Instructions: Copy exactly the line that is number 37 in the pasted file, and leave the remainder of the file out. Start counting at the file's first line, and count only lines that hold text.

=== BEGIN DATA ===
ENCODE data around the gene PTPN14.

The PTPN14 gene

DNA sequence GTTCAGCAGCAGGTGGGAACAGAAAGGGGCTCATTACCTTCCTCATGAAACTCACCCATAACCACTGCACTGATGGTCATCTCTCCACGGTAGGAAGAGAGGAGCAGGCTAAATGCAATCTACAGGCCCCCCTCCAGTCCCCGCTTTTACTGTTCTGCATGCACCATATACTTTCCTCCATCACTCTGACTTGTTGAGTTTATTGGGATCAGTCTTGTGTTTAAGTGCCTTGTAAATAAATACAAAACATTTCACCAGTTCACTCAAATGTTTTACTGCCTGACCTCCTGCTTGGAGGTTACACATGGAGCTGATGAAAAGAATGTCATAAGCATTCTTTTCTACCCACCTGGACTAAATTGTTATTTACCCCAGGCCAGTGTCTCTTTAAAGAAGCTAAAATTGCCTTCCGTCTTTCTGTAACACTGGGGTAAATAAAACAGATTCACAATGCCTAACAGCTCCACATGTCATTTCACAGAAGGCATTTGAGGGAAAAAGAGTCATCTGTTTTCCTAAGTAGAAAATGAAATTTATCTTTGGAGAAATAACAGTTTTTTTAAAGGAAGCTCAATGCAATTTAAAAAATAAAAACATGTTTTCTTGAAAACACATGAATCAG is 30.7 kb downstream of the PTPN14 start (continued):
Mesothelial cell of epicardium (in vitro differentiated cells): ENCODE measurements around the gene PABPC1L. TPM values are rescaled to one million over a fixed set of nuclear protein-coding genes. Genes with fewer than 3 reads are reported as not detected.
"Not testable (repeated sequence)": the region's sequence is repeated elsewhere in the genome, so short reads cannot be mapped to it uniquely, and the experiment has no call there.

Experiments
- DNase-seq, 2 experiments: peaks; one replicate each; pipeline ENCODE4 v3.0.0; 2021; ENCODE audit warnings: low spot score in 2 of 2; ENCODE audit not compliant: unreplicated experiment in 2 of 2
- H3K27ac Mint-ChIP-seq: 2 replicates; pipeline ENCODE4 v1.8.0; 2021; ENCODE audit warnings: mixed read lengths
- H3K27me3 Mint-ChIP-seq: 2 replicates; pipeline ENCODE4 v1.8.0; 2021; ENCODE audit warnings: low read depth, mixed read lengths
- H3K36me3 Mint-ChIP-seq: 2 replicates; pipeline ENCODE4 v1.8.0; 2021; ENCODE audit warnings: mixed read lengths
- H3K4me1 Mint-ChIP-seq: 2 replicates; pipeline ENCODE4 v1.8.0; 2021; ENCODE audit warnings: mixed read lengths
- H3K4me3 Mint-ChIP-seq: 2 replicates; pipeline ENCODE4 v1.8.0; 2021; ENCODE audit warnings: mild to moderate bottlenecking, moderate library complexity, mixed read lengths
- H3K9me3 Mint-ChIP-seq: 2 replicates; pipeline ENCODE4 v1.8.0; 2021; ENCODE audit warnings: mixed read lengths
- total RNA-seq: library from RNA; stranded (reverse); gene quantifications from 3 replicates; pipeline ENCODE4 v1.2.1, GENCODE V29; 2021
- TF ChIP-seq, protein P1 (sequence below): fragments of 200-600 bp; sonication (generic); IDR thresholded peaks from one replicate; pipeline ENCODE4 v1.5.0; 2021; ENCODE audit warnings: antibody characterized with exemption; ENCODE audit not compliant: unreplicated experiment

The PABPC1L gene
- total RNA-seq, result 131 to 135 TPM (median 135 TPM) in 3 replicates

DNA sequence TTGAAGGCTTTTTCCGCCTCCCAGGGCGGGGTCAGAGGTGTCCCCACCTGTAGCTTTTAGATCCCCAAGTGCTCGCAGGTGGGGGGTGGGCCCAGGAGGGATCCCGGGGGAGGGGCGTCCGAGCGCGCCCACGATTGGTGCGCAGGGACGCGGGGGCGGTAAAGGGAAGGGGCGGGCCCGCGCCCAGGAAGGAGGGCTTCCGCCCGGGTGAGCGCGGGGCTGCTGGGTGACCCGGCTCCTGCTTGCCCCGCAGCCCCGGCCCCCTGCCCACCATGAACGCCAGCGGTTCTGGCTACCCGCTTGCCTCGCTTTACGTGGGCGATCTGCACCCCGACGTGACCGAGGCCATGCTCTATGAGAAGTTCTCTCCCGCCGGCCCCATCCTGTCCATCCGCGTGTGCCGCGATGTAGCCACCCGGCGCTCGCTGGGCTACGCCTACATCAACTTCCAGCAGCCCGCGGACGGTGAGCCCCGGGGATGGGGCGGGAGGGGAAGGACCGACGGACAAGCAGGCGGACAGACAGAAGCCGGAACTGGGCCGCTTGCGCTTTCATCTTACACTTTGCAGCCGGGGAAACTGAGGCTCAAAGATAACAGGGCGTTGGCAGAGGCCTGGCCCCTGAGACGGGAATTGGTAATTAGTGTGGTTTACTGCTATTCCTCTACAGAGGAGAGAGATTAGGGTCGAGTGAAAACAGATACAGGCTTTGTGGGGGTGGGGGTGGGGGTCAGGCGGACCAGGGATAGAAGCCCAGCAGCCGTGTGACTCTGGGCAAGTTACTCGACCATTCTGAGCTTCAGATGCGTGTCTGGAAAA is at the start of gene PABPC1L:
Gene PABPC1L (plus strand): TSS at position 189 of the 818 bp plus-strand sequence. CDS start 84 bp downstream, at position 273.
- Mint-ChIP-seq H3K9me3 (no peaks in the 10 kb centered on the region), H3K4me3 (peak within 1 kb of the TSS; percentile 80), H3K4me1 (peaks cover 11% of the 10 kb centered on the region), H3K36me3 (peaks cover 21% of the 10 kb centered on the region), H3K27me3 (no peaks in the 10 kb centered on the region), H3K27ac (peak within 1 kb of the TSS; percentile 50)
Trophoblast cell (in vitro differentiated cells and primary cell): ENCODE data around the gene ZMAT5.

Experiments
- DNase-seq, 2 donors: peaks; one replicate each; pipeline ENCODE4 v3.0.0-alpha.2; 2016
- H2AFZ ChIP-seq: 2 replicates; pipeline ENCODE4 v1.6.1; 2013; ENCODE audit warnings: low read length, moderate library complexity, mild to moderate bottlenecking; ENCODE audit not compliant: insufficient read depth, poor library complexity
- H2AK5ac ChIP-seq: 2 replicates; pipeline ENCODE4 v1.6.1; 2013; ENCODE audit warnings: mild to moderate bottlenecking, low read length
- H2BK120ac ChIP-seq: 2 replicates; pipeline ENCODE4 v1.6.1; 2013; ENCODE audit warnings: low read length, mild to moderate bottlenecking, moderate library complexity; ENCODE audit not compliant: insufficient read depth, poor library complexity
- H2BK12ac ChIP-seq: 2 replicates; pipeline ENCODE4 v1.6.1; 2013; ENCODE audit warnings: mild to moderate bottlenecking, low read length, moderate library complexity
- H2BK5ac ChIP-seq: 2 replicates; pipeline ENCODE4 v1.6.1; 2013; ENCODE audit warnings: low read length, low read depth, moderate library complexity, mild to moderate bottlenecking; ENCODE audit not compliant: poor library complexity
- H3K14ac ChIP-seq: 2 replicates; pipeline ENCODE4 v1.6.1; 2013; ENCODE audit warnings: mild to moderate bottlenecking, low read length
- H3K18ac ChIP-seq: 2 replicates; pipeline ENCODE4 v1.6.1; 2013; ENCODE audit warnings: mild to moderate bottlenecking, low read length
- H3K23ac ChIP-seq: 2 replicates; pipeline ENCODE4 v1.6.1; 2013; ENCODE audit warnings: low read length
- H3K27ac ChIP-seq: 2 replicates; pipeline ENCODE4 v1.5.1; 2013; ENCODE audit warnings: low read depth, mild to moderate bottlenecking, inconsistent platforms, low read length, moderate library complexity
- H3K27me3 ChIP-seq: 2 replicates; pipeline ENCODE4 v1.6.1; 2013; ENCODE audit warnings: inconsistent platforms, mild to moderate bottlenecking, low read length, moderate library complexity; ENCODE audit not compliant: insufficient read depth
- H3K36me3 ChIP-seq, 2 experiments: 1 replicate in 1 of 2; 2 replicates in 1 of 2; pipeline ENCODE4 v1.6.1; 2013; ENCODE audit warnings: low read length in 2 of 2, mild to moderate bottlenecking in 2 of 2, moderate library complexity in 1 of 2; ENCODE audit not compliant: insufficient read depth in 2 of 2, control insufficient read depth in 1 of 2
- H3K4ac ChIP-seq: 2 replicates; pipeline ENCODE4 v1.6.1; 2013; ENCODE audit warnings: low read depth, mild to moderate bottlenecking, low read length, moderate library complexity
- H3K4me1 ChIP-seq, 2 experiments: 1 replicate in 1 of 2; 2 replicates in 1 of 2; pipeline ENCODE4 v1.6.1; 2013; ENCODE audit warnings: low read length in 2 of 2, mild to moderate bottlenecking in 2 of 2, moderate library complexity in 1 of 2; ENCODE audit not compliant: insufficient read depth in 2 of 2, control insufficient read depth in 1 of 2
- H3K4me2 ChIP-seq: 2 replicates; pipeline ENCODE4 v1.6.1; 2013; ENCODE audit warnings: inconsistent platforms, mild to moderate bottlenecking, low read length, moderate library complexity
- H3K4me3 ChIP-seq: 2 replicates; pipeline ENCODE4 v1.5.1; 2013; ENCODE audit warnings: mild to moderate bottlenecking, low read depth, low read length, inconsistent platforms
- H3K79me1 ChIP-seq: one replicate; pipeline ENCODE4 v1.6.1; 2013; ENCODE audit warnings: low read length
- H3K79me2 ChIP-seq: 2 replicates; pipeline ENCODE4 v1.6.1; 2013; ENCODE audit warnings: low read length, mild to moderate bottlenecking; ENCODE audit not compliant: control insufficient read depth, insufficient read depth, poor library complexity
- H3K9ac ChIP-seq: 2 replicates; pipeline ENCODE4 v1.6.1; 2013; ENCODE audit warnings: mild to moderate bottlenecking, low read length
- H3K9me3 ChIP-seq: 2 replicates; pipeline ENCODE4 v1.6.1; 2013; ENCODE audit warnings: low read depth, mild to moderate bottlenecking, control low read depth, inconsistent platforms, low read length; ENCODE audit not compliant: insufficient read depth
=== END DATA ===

- H3K4me2 ChIP-seq: 2 replicates; pipeline ENCODE4 v1.6.1; 2013; ENCODE audit warnings: inconsistent platforms, mild to moderate bottlenecking, low read length, moderate library complexity